The Comprehensive Nuclear-Test-Ban Treaty – Australia's Contributions Over Decades

The age of nuclear weapons began with a nuclear test explosion, and the twentieth century saw over 2000 more – symbols of the Cold War and the growth of nuclear arsenals. While nuclear weapons are still with us, only one country, the Democratic People's Republic of Korea (DPRK), is known to have carried out explosive nuclear tests in the last twenty years. The Comprehensive Nuclear-Test-Ban Treaty (CTBT) has been important to this shift in global norms – even though it is not yet in legal force. Australia's history and geography have made it a strong and active supporter of efforts to achieve a ban on nuclear testing, and forged a determination to continue that support through the difficult strategic environment emerging in this twenty-first century.

From 1952 to 1963, Australia hosted a number of nuclear weapon development tests by the United Kingdom. Although these were supported by the Australian Government at the time, this part of Australian history has come to be viewed more negatively. Reaction to nuclear testing in the South Pacific in the 1980s strengthened this trend further. This, together with broader concerns about the proliferation of nuclear weapons, has firmly shaped public opinion and government policy in Australia on nuclear weapons testing over several decades.

Since the 1980s, Australia has advocated at a high political level for efforts to negotiate a multilateral and comprehensive ban on nuclear weapons testing, and to put that ban into effect. Australia was instrumental in pushing for a comprehensive ban on nuclear tests and was a key force behind the drafting of the final text for the CTBT and for making possible its adoption by the United Nations General Assembly in 1996. Australia signed the Treaty on the day it opened for signature on 24 September 1996 and ratified it on 9 July 1998. In the years since, Australia has continued to support the Treaty and the Comprehensive Nuclear-Test-Ban Treaty Organization (CTBTO), co-chairing the Friends of the CTBT Ministerial process and leading the annual CTBT resolution in the United Nations General Assembly. Australia's diplomats and experts continue to work directly with many countries, especially those in our region, to encourage further signatures and ratifications of the CTBT.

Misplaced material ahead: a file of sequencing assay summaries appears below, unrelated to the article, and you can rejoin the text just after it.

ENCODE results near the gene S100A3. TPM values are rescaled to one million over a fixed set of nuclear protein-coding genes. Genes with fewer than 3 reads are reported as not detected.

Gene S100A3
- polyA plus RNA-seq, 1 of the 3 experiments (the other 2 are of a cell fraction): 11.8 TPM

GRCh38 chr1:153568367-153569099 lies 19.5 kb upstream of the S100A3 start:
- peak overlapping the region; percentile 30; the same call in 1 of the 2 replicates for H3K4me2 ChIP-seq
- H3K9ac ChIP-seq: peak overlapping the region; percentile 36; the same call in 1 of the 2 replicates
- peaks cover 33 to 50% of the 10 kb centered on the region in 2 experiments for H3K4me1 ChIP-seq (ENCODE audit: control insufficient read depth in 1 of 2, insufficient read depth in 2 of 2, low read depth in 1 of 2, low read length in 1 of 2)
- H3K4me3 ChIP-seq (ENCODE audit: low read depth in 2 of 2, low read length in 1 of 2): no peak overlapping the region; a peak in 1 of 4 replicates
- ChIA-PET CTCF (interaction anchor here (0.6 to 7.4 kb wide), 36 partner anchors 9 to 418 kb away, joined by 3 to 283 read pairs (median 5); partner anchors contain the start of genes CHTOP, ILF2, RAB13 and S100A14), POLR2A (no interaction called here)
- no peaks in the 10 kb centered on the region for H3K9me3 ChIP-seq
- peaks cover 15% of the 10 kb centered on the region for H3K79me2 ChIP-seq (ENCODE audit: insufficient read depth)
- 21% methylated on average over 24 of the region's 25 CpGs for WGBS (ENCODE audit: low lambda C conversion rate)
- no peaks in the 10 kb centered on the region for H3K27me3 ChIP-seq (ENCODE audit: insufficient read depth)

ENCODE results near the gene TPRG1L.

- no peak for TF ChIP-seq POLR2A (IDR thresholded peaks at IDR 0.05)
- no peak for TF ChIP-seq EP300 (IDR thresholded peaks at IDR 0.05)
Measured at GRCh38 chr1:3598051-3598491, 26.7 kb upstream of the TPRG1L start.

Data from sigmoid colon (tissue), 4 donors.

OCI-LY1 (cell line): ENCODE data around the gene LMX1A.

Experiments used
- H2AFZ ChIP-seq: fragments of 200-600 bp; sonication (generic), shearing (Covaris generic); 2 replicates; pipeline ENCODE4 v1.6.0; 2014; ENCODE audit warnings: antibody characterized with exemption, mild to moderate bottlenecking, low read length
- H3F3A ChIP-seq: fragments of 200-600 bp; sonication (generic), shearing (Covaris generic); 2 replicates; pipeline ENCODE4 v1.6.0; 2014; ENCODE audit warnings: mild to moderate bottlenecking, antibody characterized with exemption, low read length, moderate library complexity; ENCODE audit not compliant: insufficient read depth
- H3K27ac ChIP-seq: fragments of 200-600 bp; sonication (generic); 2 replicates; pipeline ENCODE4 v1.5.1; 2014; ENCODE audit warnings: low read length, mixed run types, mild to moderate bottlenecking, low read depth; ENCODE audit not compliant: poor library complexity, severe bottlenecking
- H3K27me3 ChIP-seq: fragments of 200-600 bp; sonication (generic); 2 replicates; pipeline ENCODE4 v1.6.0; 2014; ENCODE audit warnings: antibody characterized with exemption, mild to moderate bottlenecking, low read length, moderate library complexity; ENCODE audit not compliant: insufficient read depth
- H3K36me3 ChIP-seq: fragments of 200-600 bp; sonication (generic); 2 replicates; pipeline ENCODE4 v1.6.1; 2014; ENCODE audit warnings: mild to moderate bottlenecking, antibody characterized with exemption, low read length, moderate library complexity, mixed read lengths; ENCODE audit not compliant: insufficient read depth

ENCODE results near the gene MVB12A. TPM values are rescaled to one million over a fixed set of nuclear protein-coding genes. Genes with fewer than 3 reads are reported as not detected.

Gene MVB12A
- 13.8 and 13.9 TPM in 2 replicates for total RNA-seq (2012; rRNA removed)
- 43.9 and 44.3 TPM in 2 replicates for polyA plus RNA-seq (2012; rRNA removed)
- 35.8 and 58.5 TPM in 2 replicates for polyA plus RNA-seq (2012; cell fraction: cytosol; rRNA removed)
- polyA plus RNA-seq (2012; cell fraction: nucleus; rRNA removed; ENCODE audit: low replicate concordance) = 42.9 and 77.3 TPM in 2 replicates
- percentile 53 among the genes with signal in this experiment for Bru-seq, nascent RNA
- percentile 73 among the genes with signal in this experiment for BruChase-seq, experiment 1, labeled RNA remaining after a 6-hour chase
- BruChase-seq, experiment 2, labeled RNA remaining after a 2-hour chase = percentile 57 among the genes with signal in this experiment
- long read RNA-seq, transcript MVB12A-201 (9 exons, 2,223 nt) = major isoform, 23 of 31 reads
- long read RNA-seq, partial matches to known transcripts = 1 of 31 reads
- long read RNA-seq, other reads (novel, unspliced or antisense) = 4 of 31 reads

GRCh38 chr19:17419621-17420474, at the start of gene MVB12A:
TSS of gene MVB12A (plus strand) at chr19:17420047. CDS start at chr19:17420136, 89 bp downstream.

Australia's history and geography has also influenced its role in relation to nuclear test monitoring and the CTBT. Seismic arrays near Alice Springs and Tennant Creek in the Northern Territory were built in the 1950s and 1960s to support allied monitoring of nuclear weapons testing. Those stations continue to operate today, and have now been incorporated in the CTBT's International Monitoring System (IMS). They are widely regarded as amongst the most useful in the IMS for very-long-distance detection of seismic events.

A Group of Scientific Experts (GSE) established in 1976 by the Conference of the Committee on Disarmament (precursor to the present Conference on Disarmament) began the important work that enabled negotiation of the CTBT. Australian technical experts contributed actively to the GSE, for example by coordinating the first large-scale test of the exchange and analysis of seismic data in 1984.

A further 21 Australian-hosted facilities have been added to the IMS since the 1990s, covering each of the technologies (seismic, infrasound, radionuclide and hydroacoustic) for detecting evidence of a possible nuclear test explosion. Australian IMS stations stretch from latitude 12° to 68° South and from longitude 63° to 159° East and monitor a significant part of the globe. The last of Australia's monitoring facilities was completed in 2018 – an infrasound monitoring array at Davis Station in Australian Antarctic Territory.

ASNO took on the role of Australia's National Authority for the CTBT in 1998 and has overseen the completion of Australia's IMS stations, working together with colleagues from Geoscience Australia (GA), the Australian Radiation Protection and Nuclear Safety Agency (ARPANSA), the Australian National University and, of course, from the CTBTO in Vienna.

Experts from ASNO and various Australian agencies have played leading roles in the broader technical work of the CTBTO, for example to establish and test its International Data Centre, and to assist the development of a capability to conduct on-site inspections to verify compliance after the Treaty has entered into force.

In the 1980s, a program was established to analyse data from seismic stations to identify events of concern and advise the Australian Government where it appeared that a nuclear test might have occurred. This program continues to be operated by GA and has been supplemented by ARPANSA's expert analysis of radionuclide detections. These capabilities enable Australia to draw on the IMS to detect and analyse any further nuclear testing, for example by the DPRK, but also provide good assurance that no other country may return to explosive nuclear testing without detection.

Warramanga IMS facility (Credit: The Australian National University).

Warramanga IMS facility (Credit: The Australian National University).